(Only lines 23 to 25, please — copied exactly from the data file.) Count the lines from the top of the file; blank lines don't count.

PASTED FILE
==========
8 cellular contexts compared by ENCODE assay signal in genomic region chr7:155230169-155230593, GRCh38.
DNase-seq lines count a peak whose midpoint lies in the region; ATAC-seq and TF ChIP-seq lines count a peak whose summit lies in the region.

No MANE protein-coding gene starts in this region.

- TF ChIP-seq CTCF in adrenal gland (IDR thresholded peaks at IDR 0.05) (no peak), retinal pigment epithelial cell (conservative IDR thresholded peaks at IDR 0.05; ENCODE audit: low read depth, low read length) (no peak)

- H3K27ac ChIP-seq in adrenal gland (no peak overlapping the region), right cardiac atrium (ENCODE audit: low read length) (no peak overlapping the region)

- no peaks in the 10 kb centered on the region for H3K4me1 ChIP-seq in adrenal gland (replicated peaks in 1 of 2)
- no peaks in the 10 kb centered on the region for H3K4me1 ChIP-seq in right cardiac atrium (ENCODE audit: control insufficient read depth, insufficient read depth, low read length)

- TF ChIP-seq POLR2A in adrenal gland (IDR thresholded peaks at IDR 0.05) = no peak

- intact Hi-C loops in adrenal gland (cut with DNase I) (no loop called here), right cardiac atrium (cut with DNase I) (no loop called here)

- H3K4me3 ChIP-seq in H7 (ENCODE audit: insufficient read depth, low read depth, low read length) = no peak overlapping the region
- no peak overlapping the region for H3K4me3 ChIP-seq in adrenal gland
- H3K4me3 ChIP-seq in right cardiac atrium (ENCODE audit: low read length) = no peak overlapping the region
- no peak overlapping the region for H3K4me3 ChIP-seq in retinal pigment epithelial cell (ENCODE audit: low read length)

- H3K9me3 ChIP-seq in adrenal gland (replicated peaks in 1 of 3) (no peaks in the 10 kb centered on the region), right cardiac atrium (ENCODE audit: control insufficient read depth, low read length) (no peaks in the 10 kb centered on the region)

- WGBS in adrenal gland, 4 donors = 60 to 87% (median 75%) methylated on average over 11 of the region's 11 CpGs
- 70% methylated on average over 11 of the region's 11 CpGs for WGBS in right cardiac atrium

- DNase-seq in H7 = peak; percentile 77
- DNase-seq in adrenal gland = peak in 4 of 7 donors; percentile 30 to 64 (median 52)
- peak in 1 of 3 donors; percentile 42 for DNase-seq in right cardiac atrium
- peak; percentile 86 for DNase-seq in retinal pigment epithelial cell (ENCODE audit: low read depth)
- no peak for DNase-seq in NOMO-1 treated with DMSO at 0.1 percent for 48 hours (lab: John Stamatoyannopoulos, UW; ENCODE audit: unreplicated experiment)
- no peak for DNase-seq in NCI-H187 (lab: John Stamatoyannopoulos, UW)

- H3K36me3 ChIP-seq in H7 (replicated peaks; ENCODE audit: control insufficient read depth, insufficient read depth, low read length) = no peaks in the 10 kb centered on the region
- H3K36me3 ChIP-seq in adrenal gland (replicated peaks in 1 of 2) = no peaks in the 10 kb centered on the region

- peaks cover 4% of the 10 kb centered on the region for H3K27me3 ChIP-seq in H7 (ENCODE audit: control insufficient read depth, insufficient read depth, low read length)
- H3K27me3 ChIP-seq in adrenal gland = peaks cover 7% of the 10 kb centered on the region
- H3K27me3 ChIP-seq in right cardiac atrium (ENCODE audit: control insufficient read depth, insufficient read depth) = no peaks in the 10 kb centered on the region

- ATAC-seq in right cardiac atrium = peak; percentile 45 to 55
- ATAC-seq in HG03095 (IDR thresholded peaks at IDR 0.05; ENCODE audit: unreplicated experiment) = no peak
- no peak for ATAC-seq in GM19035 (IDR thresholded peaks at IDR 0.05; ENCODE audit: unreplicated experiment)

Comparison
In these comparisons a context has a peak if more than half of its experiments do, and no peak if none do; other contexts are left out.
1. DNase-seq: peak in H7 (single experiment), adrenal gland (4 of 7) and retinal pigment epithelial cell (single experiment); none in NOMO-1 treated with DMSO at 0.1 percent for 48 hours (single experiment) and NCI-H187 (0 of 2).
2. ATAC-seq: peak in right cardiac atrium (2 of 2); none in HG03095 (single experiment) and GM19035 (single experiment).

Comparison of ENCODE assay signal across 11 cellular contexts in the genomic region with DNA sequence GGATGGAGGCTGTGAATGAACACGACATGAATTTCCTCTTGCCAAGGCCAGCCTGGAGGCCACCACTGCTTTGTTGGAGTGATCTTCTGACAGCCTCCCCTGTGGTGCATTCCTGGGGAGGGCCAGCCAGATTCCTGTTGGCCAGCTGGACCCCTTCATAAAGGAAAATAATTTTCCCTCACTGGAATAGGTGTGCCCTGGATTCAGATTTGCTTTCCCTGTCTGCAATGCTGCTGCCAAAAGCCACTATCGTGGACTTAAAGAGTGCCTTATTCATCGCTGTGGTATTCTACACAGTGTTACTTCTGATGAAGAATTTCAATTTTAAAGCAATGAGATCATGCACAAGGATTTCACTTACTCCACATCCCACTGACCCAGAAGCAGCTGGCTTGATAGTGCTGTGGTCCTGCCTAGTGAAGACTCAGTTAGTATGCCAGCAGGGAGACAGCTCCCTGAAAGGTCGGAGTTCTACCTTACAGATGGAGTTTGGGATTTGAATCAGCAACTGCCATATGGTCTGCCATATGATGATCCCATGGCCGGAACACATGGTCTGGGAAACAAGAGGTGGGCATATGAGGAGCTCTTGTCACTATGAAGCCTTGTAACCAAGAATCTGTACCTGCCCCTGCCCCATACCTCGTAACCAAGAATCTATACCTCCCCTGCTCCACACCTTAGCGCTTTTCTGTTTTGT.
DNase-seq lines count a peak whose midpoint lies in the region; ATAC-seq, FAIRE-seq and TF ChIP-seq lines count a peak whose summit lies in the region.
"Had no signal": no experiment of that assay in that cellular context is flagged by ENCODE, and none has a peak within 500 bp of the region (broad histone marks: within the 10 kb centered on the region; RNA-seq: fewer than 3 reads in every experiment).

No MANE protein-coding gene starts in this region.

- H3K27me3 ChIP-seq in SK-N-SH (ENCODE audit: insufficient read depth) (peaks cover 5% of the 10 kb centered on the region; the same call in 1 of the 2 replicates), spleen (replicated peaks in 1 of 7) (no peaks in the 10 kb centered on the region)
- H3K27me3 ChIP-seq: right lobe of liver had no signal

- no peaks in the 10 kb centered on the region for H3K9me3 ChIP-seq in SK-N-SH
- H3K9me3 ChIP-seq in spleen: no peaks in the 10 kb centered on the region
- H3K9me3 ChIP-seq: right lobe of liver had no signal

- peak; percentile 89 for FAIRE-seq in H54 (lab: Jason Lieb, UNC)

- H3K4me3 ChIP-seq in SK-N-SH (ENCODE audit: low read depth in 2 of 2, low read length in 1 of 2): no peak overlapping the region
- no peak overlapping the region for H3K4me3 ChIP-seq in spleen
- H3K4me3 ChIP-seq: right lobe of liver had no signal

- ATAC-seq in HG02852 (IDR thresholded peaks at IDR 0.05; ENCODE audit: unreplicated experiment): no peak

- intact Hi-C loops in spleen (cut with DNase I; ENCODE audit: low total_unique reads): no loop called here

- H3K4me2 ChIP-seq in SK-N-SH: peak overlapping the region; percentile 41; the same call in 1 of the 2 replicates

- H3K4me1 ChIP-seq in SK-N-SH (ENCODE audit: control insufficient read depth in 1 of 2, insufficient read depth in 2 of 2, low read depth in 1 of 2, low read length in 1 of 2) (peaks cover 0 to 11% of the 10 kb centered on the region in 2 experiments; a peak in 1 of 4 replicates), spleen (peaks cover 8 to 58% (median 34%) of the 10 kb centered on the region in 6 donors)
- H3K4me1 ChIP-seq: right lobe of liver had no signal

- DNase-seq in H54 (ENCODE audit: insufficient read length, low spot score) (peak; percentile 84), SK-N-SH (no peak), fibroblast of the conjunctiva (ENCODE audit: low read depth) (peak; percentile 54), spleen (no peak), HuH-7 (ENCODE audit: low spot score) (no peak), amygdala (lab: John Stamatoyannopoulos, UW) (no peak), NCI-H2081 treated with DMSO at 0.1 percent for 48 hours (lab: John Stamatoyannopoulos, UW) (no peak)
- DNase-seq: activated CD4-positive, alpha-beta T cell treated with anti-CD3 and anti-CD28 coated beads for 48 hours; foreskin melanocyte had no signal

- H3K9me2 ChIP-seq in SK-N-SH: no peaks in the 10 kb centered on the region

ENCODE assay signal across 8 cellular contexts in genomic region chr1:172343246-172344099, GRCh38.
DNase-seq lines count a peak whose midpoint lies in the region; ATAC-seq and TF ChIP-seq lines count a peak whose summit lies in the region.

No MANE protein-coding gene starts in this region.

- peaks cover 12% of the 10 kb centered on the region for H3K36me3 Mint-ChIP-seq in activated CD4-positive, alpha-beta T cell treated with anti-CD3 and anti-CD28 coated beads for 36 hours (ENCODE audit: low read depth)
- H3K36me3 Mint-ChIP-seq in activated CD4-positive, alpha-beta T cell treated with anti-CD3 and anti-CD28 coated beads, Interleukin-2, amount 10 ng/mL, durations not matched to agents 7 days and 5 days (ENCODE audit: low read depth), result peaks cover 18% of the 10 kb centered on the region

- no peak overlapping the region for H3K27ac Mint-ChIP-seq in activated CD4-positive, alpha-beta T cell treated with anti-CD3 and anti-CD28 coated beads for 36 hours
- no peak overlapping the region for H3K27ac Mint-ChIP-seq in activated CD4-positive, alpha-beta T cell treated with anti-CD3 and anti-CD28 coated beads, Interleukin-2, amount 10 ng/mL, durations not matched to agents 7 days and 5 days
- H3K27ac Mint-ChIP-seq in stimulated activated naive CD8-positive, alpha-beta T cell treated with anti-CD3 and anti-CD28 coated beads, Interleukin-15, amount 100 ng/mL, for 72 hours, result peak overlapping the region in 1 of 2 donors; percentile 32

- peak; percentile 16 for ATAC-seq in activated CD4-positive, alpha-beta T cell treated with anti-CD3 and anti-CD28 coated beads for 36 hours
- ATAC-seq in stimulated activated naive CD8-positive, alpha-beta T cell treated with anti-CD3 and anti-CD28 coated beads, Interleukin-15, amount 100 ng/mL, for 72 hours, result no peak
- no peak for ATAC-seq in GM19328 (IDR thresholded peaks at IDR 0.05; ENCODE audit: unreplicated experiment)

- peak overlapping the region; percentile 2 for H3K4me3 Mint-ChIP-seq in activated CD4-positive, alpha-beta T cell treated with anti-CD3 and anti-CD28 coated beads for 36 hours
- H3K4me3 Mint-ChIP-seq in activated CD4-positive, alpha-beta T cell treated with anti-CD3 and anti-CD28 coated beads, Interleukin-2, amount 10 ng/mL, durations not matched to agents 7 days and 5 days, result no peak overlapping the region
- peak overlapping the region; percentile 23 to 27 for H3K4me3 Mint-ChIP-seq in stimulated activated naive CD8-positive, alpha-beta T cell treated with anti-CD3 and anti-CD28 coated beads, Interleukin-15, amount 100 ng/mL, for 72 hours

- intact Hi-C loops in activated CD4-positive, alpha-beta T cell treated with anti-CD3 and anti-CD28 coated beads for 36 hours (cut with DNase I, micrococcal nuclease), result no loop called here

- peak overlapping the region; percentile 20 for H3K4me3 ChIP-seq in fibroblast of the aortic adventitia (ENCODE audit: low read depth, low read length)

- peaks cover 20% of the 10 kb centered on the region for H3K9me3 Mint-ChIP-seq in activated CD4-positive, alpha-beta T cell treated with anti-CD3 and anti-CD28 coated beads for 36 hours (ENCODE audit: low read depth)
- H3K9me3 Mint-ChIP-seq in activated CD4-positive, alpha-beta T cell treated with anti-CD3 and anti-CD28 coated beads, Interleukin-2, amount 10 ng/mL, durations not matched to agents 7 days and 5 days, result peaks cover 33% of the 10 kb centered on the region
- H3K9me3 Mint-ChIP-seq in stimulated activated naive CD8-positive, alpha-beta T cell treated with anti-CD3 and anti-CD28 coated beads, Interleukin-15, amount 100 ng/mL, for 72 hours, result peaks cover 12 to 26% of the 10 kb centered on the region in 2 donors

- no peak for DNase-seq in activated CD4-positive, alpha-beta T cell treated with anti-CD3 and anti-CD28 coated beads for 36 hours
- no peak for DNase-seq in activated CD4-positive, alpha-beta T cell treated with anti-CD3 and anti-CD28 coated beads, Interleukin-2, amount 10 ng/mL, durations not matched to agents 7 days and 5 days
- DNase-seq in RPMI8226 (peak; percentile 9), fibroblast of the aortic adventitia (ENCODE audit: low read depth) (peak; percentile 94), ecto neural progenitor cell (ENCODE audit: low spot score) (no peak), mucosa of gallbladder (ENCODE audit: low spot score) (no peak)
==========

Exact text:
- H3K36me3 ChIP-seq in H7 (replicated peaks; ENCODE audit: control insufficient read depth, insufficient read depth, low read length) = no peaks in the 10 kb centered on the region
- H3K36me3 ChIP-seq in adrenal gland (replicated peaks in 1 of 2) = no peaks in the 10 kb centered on the region

- peaks cover 4% of the 10 kb centered on the region for H3K27me3 ChIP-seq in H7 (ENCODE audit: control insufficient read depth, insufficient read depth, low read length)